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Portugal Checklist: 20+ “To Dos” For Your Trip to Portugal

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Coming to Portugal? There’s a lot to think about from booking flights and accommodation to what type of clothes to bring.

Don’t worry, though: this list will help you double check that you have everything prepared and packed.

Flights

  • Booked your flights? Skyscanner.net is great for finding the cheapest flights.
  • Downloaded the airline app (or printed out your boarding pass)? You’ll need to have your boarding pass in some form or another – whether that’s on the airline’s app or printed out.

Accommodation

  • Booked your accommodation? Booking.com is great for most types of accommodation but especially hotels, villas, and hostels. While it does have plenty of great apartments to choose from, usually Airbnb.com has a better selection of apartments, houses, and rooms for short-term rent.

Transportation

  • Booked your car rental? If you’re renting a car, it’s definitely a good idea to book it in advance. Rentalcars.com is a great site for booking car rental, and Skyscanner.net and Kayak.com are also good sites to look at as well.
  • Have car insurance? You’ll need some form of car insurance whether that’s the insurance offered by the car rental company or your own rental car insurance policy (either from your credit card if you have a high end credit card or through a car hire excess insurance company).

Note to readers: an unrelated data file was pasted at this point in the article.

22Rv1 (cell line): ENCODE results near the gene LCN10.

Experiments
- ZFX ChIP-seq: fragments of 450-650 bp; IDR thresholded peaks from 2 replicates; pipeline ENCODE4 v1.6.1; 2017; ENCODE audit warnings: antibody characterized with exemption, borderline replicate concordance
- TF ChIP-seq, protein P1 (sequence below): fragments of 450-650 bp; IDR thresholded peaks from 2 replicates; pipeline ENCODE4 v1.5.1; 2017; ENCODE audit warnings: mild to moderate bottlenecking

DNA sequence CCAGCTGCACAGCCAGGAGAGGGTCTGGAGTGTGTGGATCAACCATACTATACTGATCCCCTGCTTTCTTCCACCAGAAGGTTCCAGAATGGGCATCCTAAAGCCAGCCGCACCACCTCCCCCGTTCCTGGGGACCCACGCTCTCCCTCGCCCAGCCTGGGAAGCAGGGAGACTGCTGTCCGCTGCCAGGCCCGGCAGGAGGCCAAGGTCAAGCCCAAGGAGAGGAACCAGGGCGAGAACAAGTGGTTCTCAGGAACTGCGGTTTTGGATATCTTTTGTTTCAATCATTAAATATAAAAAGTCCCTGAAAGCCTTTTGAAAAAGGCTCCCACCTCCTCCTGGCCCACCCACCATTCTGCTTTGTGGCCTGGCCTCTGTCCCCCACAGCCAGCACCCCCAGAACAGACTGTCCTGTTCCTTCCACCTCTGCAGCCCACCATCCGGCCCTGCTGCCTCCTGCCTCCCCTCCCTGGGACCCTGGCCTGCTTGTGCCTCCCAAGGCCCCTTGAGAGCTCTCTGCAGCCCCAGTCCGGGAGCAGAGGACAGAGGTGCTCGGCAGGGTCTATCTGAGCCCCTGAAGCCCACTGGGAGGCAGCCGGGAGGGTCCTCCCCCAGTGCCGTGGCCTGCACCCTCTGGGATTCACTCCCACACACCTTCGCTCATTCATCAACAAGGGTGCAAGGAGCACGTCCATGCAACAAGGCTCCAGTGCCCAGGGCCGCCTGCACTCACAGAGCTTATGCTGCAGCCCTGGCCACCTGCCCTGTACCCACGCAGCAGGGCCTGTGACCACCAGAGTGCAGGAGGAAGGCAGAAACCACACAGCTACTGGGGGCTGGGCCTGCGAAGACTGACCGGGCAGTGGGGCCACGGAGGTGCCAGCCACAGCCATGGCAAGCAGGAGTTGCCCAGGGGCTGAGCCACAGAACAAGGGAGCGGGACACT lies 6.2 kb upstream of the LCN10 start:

• Bus or train tickets? If you’re taking public transport, booked your train or bus tickets? Most trains and long distance coaches in Portugal can be booked in advance. You don’t usually need to print the tickets off, but some people prefer to do that (train tickets can be booked on cp.pt and long distance buses can be booked through Rede Expressos).

Health

  • EHIC card up to date? Europeans: is your EHIC card up to date? If not be sure to order a new one as it ensures you can get emergency medical treatment while you’re in Portugal.
  • Ordered travel insurance? Even if you have an EHIC card, travel insurance is always a good idea. It not only covers you against medical costs but against the costs of things like missed flights, lost luggage, and stolen personal items. 

Money

  • Exchanged money? You’re going to need some Euros while you’re in Portugal and it’s always a good idea to have some cash as still cards aren’t accepted in a lot of places. If your bank charges for ATM withdrawals abroad, then it’s normally a good idea to exchange your money into Euros before getting to Portugal as you’ll probably get a much better rate than at the airport or a money exchange service.
  • Have a credit card? Credit cards are great things to bring with you, and are pretty much essential if you want to rent a car. They also offer a lot more protection than debit cards, and are generally just a good idea if you’re going abroad.

Documentation

  • Passport up to date? EU Citizens travelling to Portugal only need their passport to be valid until the date of their return (although it’s probably a good idea to renew it before travelling). Non-EU citizens usually need their passports to be valid for an additional six months from the date of arrival.
  • Driving licence: If you’re planning on renting a car, you’ll need your driving licence. It’s also a form of ID to carry on you iIn Portugal, you’re legally required to carry ID on you at all times).